Underestimation or outright denial? Shale ‘euphoria’ deemed ‘pointless’ by some in the Gulf
While euphoria over the ongoing shale revolution and the energy independence of the Americas continue, yet, there are people - cautioning and asserting - the phenomenon is short-lived and the world would continue to be dependent on the energy- rich Middle East in medium to long term.
At the recently held EIA Energy Conference in Washington - while some heavyweights were heard urging Washington to capitalize on the moment and use the newly found asset base to advance its political and foreign policy objectives, an influential dissenting voice was that of Maria van der Hooven, the IEA Executive Director, asserting the US energy security “Golden Age” is an illusion.
Ever since generating bold headlines globally when Fatih Birol, chief economist and director of Global Energy Economics at the International Energy Agency in Paris, pointed out while presenting the IEA World Energy Outlook 2012, that the US was on its way to overtake Saudi Arabia in crude output, the agency has been attempting to tame expectations. A year later, unveiling the WEO-2013 last November in London, Birol insisted on terming the US shale “a surge, rather than revolution.”
“I think not only in the United States, but also in Europe, many people believe that after the shale revolution, the importance of the Middle East is diminishing,” Birol told Houston Chronicle earlier this year. “I think this is not only wrong from an economic point of view, but also from a policy point of view. It is misleading.” The result of downplaying the significance of the Middle East could be substantial, he underlined.
“There is one major resource base in the world which could meet the growth in the global oil demand, which is the Middle East,” he said. “Without the Middle East, we will not be able to meet the growth, specifically in Asia.”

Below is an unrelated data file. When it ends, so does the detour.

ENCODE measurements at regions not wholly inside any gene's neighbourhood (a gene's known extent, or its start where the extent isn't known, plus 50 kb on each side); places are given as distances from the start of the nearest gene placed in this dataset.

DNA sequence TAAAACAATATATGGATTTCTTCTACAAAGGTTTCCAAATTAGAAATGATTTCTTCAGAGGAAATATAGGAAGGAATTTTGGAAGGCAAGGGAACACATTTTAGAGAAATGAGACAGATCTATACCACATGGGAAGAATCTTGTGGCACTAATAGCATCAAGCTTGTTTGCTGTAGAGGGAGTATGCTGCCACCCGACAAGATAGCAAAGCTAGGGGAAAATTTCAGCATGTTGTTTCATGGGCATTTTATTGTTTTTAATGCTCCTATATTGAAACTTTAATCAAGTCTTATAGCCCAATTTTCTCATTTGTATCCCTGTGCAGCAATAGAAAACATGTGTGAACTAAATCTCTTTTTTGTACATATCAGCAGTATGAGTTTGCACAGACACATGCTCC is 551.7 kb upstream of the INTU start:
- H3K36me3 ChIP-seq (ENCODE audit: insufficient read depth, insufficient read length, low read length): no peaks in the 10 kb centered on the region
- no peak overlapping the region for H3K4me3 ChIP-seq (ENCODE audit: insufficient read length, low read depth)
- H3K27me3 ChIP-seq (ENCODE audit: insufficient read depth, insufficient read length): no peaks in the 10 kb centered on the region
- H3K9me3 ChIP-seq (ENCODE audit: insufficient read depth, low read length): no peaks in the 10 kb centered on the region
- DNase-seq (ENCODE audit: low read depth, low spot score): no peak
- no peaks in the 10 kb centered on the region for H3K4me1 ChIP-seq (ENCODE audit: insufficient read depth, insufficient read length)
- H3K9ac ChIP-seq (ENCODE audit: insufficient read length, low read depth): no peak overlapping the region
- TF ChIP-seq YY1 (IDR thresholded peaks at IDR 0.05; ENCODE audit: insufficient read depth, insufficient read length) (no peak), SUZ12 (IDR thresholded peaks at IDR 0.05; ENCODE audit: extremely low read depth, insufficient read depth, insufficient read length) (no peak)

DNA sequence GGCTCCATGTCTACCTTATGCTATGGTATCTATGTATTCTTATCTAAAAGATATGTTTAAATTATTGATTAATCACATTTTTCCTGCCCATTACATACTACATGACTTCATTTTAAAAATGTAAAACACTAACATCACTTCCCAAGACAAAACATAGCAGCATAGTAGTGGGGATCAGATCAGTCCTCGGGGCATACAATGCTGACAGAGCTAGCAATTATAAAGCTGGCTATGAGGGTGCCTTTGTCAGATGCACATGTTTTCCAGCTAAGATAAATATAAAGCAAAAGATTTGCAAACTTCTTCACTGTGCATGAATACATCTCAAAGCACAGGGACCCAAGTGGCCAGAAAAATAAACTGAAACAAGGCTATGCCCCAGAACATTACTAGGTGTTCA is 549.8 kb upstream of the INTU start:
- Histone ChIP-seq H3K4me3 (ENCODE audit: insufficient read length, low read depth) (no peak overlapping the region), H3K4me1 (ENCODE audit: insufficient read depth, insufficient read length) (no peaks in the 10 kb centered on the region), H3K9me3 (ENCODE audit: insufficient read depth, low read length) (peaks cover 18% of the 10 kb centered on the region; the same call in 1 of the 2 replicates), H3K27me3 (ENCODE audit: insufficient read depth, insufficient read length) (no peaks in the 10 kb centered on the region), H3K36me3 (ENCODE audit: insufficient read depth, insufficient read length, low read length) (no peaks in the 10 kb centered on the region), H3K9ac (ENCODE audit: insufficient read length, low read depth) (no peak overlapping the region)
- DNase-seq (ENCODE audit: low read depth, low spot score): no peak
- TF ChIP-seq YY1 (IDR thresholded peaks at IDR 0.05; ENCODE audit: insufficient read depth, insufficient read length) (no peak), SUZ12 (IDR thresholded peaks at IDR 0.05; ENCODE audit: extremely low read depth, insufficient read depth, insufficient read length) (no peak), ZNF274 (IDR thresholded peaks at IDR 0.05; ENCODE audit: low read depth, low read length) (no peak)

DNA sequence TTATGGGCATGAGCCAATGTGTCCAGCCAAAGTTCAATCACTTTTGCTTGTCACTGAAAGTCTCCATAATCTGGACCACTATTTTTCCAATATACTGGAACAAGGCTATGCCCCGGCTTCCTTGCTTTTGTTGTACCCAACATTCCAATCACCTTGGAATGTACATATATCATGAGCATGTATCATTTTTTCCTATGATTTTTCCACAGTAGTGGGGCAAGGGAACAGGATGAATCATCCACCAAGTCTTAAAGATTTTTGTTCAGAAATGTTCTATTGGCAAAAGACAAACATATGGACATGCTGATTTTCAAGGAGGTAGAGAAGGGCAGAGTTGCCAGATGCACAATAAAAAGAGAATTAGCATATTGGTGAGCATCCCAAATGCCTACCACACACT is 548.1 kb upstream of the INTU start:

The shale boom has made the United States less dependent on imported crude, but oil produced from Middle East still plays a fundamental role in meeting energy demand, Andrew Lipow, president of Houston-based consulting firm Lipow Oil Associates too was quoted as saying.
Jim Burkhard, head of global oil market research at HIS, too agreed. The role of Middle East oil has not declined as a result of growing production in the United States. “What's happened in the US and North America overall is vitally important to the world oil market, but that doesn't mean that the Middle East is suddenly irrelevant,” he told the newspaper.
There are also questions about the sustainability of the shale revolution. North Dakota is an example.
It produced 30 million barrels of oil in April - as much as it had in all of 2004. That kind of growth is nearly unprecedented in the modern oil industry. But it’s also unsustainable, argues Ben Casselman. There’s little doubt that the Bakken Shale, North Dakota’s main oil-producing reservoir, contains billions of barrels of crude. The question is about getting it out. Wells drilled into shale rock like the Bakken decline especially fast, as much as 70 percent in the first year. That means oil production is a treadmill: The more they produce, the more they have to drill to keep up.